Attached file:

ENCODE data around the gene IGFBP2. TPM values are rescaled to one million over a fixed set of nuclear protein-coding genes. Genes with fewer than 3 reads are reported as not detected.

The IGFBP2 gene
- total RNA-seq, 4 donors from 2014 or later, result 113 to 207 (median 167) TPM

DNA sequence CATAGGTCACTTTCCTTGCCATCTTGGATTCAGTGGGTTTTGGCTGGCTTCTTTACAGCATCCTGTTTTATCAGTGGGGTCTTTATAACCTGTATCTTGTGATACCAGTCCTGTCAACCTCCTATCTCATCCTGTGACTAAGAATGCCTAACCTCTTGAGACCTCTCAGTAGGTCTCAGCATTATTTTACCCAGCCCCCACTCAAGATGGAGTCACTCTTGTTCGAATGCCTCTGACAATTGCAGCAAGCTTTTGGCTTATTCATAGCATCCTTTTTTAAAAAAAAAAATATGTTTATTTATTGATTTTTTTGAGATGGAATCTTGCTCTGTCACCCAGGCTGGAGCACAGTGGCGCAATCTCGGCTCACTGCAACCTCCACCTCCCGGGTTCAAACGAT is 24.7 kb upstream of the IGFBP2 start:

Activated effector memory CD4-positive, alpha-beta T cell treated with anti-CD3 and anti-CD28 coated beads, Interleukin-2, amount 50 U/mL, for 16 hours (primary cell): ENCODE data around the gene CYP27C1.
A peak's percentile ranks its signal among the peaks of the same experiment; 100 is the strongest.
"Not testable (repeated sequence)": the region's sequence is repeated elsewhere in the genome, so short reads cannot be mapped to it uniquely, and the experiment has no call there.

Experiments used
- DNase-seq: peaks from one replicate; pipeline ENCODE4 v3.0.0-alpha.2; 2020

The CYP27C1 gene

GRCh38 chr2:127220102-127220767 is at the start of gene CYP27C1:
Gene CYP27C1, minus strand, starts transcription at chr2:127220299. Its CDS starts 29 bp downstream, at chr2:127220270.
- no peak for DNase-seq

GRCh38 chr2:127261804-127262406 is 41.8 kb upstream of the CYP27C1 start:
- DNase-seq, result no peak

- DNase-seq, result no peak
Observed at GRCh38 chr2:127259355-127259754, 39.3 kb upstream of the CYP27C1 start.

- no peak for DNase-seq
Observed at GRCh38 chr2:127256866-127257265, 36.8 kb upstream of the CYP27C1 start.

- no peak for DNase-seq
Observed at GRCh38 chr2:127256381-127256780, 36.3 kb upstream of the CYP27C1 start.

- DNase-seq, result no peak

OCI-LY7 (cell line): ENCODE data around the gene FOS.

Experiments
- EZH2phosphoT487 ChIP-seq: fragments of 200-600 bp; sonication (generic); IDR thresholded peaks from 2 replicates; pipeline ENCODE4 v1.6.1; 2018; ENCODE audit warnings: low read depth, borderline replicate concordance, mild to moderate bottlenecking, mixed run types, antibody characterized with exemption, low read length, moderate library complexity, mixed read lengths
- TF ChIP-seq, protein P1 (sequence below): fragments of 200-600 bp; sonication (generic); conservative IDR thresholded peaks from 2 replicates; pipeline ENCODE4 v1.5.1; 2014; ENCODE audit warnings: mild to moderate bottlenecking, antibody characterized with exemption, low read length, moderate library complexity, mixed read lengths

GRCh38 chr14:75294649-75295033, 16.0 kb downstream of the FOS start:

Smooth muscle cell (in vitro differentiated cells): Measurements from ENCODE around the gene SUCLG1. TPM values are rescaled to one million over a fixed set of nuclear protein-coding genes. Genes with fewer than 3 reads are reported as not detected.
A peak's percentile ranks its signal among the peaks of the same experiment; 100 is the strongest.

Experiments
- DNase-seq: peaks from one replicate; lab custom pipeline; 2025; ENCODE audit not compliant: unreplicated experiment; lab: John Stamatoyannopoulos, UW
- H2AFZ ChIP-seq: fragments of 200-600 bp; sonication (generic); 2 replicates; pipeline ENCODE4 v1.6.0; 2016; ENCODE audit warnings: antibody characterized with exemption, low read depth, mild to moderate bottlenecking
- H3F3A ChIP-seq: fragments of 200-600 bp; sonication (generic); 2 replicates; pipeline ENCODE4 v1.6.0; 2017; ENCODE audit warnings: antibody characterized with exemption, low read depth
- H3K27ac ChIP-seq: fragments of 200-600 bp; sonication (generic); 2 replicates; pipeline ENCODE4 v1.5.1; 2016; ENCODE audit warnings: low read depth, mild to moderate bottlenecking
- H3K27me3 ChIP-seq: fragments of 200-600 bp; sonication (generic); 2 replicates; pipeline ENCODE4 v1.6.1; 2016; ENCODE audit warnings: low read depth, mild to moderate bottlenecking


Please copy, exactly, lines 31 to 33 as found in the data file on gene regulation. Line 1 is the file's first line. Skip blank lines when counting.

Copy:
- DNase-seq: peaks from one replicate; lab custom pipeline; 2025; ENCODE audit not compliant: unreplicated experiment; lab: John Stamatoyannopoulos, UW
- H2AFZ ChIP-seq: fragments of 200-600 bp; sonication (generic); 2 replicates; pipeline ENCODE4 v1.6.0; 2016; ENCODE audit warnings: antibody characterized with exemption, low read depth, mild to moderate bottlenecking
- H3F3A ChIP-seq: fragments of 200-600 bp; sonication (generic); 2 replicates; pipeline ENCODE4 v1.6.0; 2017; ENCODE audit warnings: antibody characterized with exemption, low read depth